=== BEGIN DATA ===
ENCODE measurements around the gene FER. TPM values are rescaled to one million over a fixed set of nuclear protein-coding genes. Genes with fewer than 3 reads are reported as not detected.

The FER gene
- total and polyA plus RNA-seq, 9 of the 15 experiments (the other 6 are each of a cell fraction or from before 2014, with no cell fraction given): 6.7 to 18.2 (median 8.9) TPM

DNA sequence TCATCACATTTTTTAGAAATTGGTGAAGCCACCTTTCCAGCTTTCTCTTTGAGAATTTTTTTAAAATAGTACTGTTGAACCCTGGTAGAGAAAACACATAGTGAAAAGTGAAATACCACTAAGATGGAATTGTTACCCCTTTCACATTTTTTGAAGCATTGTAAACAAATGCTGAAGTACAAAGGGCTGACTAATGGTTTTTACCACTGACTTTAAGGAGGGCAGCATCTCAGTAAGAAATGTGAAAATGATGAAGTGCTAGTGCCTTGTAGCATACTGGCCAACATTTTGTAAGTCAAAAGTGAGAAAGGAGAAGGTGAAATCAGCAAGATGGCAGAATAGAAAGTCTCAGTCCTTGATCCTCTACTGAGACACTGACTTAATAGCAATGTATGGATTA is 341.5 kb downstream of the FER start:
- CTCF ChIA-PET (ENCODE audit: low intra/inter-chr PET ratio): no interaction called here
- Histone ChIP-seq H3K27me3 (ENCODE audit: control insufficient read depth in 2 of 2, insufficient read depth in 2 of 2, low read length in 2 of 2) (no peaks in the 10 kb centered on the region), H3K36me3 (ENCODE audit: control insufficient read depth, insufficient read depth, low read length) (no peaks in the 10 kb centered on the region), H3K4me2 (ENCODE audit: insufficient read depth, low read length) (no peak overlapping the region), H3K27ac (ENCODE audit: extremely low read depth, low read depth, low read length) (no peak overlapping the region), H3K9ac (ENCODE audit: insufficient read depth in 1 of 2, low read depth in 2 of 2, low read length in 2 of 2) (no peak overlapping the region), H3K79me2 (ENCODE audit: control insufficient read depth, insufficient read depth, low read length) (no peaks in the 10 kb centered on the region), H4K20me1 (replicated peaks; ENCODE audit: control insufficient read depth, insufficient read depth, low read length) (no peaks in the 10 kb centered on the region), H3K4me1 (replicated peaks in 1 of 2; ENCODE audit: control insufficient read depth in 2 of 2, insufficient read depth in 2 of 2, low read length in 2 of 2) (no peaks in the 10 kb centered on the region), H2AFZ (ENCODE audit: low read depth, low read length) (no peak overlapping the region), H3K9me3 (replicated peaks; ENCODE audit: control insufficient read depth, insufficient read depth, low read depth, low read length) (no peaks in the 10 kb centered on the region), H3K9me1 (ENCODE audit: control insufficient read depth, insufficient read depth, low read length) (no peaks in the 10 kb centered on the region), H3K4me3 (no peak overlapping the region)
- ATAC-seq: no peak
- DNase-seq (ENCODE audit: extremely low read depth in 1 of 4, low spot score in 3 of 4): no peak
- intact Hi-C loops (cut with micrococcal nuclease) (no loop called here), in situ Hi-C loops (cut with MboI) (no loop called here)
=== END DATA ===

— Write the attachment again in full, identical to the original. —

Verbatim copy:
ENCODE measurements around the gene FER. TPM values are rescaled to one million over a fixed set of nuclear protein-coding genes. Genes with fewer than 3 reads are reported as not detected.

The FER gene
- total and polyA plus RNA-seq, 9 of the 15 experiments (the other 6 are each of a cell fraction or from before 2014, with no cell fraction given): 6.7 to 18.2 (median 8.9) TPM

DNA sequence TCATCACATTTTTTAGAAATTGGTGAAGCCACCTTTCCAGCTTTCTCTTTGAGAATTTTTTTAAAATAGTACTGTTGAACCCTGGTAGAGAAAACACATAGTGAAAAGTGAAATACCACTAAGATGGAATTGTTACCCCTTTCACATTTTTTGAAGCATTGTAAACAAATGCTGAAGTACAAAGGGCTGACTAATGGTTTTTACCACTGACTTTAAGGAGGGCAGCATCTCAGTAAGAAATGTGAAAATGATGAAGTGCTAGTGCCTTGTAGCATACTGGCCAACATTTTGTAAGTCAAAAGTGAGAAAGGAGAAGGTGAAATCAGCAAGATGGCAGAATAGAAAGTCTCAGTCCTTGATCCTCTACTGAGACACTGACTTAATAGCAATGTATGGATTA is 341.5 kb downstream of the FER start:
- CTCF ChIA-PET (ENCODE audit: low intra/inter-chr PET ratio): no interaction called here
- Histone ChIP-seq H3K27me3 (ENCODE audit: control insufficient read depth in 2 of 2, insufficient read depth in 2 of 2, low read length in 2 of 2) (no peaks in the 10 kb centered on the region), H3K36me3 (ENCODE audit: control insufficient read depth, insufficient read depth, low read length) (no peaks in the 10 kb centered on the region), H3K4me2 (ENCODE audit: insufficient read depth, low read length) (no peak overlapping the region), H3K27ac (ENCODE audit: extremely low read depth, low read depth, low read length) (no peak overlapping the region), H3K9ac (ENCODE audit: insufficient read depth in 1 of 2, low read depth in 2 of 2, low read length in 2 of 2) (no peak overlapping the region), H3K79me2 (ENCODE audit: control insufficient read depth, insufficient read depth, low read length) (no peaks in the 10 kb centered on the region), H4K20me1 (replicated peaks; ENCODE audit: control insufficient read depth, insufficient read depth, low read length) (no peaks in the 10 kb centered on the region), H3K4me1 (replicated peaks in 1 of 2; ENCODE audit: control insufficient read depth in 2 of 2, insufficient read depth in 2 of 2, low read length in 2 of 2) (no peaks in the 10 kb centered on the region), H2AFZ (ENCODE audit: low read depth, low read length) (no peak overlapping the region), H3K9me3 (replicated peaks; ENCODE audit: control insufficient read depth, insufficient read depth, low read depth, low read length) (no peaks in the 10 kb centered on the region), H3K9me1 (ENCODE audit: control insufficient read depth, insufficient read depth, low read length) (no peaks in the 10 kb centered on the region), H3K4me3 (no peak overlapping the region)
- ATAC-seq: no peak
- DNase-seq (ENCODE audit: extremely low read depth in 1 of 4, low spot score in 3 of 4): no peak
- intact Hi-C loops (cut with micrococcal nuclease) (no loop called here), in situ Hi-C loops (cut with MboI) (no loop called here)